But this is not just a dilemma for the SNP.  Could the Scottish Tory surge be a similar phenomenon to the SNP surge of 2015?  In other words, was it partly caused by temporarily energised Brexit supporters who were determined to reinforce their vote from the referendum last year?  If so, the Scottish Tories are very likely to suffer their own natural 'correction' at the next general election (as long as it doesn't take place in the near future).  Those new north-east Tory MPs, especially the ones with the narrowest majorities, probably shouldn't get too comfy in their seats.

Monday, July 3, 2017

Live stream

Just a very quick note to let you know I took part in a live stream on Independence Live earlier today, answering questions on a variety of topics related to the current political situation.  You can watch it HERE.

Sunday, July 2, 2017

I'm going to make some mild criticisms of an article written by Neal Ascherson (some viewers may find these scenes distressing)

Just very, very occasionally (maybe once every four months or so) Christopher Silver sends me a passive-aggressive tweet with a "Don't diss the intelligentsia, man!" subtext.  Today was one such occasion.  Clearly even the mildest criticism of Neal Ascherson was just too much to be borne.

Free from the constraints of 140 characters, allow me to briefly set out why I did not misread Ascherson's Sunday Herald piece, whether wilfully or unwilfully, "in the service of latent insecurity" or otherwise.

In the fourth paragraph of his article, Ascherson says this : "What’s true is that the SNP and their leader have been seriously damaged – possibly holed below the waterline in ways which aren’t yet visible. What isn’t true is the assumption that independence sinks or swims with the SNP’s fortunes."  In paragraph 8, he expands on what he means by that : "Neither can we know who will surf that tide. But it might well not be the could be some hybrid, say a rebel Scottish Labour Party linked with the Greens and radical seceders from the SNP, which finally leads a free Respublica Scotorum out into the world. Less probably, it could be a much angrier, more impatient formation now hidden in its chrysalis. Remember how Sinn Fein came from behind and wiped out the Irish parliamentary Home Rulers in 1918?"  In paragraph 9, he also speculates about the possibility of Tories leading Scotland to independence.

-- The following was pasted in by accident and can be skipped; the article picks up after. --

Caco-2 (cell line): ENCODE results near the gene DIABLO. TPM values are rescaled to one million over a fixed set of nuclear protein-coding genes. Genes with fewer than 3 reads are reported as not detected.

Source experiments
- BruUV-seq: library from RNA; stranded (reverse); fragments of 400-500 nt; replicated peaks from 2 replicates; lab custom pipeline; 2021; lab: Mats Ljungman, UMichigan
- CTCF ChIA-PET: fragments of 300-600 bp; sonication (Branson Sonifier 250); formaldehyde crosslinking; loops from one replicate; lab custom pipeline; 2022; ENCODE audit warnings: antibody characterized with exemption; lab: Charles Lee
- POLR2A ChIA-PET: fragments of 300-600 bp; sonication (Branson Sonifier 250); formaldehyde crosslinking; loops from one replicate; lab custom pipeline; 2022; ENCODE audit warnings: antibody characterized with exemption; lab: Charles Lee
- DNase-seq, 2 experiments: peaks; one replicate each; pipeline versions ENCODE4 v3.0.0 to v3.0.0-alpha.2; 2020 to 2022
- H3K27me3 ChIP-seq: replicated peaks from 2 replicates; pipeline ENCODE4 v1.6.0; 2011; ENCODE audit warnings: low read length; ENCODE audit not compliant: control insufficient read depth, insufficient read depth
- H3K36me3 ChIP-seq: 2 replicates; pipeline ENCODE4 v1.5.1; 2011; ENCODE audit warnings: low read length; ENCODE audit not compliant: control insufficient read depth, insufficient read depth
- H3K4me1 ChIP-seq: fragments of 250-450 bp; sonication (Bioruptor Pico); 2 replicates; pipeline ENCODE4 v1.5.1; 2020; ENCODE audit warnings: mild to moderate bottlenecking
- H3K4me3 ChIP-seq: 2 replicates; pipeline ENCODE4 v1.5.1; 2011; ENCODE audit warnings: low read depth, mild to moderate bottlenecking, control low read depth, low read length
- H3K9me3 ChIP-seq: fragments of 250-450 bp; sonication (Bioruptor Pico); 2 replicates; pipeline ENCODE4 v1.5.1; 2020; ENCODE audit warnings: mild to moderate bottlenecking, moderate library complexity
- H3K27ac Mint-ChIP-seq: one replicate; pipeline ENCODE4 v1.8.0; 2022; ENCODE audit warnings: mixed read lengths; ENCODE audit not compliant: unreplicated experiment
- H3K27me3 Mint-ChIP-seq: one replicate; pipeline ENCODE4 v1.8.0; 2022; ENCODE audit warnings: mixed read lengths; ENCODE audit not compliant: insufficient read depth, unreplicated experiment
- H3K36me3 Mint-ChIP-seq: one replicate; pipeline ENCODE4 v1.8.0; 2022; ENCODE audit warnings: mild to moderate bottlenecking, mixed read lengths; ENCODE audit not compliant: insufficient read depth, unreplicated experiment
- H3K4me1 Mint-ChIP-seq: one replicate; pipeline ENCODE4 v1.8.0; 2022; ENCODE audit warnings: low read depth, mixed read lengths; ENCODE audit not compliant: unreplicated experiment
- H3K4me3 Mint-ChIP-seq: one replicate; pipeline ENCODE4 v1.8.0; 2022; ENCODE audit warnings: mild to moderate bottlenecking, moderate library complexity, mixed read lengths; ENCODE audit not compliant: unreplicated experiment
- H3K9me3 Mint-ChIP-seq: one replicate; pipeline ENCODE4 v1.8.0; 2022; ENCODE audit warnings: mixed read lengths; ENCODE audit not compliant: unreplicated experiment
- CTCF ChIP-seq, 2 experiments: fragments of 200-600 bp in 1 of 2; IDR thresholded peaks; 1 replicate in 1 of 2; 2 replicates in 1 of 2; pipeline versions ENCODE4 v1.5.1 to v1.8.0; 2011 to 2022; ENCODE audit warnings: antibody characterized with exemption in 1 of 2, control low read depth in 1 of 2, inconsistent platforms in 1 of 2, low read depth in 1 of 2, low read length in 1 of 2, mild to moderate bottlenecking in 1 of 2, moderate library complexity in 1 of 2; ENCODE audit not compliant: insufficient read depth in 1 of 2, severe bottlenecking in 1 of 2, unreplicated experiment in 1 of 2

In fairness to Ascherson, there is plenty of "possibly" and "might well not be" in there, but I scarcely think it's unreasonable to detect in those segments of the article an assumption that the SNP and Nicola Sturgeon are probably on the way out (and that unambiguously refers to the general election result which saw the SNP win almost 60% of the seats), that the independence cause will survive this upheaval, and that independence supporters will find another vehicle to deliver their goal - which might involve some wildly implausible alliance of pro-indy Labour rebels and the Greens.

For those like Christopher who think that anyone who is dubious about this prospectus must simply be an 'insecure SNP supporter', I'd suggest it might be a useful exercise to look at the current political landscape in Scotland in a hard-headed way and try to work out what a truly objective person would think is the most promising road-map to independence in anything like the foreseeable future.  Is it likely to involve in some way a pro-independence party that currently holds almost 60% of Scottish seats at Westminster and almost 50% of the seats in the Scottish Parliament?  Or is the vehicle more likely to be an as yet unformed splinter group from a much smaller party that has been rabidly anti-independence for as long as anyone can remember?  The answer seems self-evident to me, and if others disagree, perhaps they'd better explain their reasoning in a rather more credible way than they have thus far.  Pipe-dreams could tie us up in knots for decades.

The notion of a new right-of-centre pro-independence party perhaps isn't quite so fanciful, because at present pro-indy Thatcherites don't have a remotely comfortable home in either the Tories or the SNP.  However, people have been talking about that sort of thing for decades and nothing ever materialises, so it appears the critical mass simply isn't there.  Even it did happen, the chances are that the new party would have to work with the SNP to bring independence about (and that the SNP would be the senior partner in that arrangement).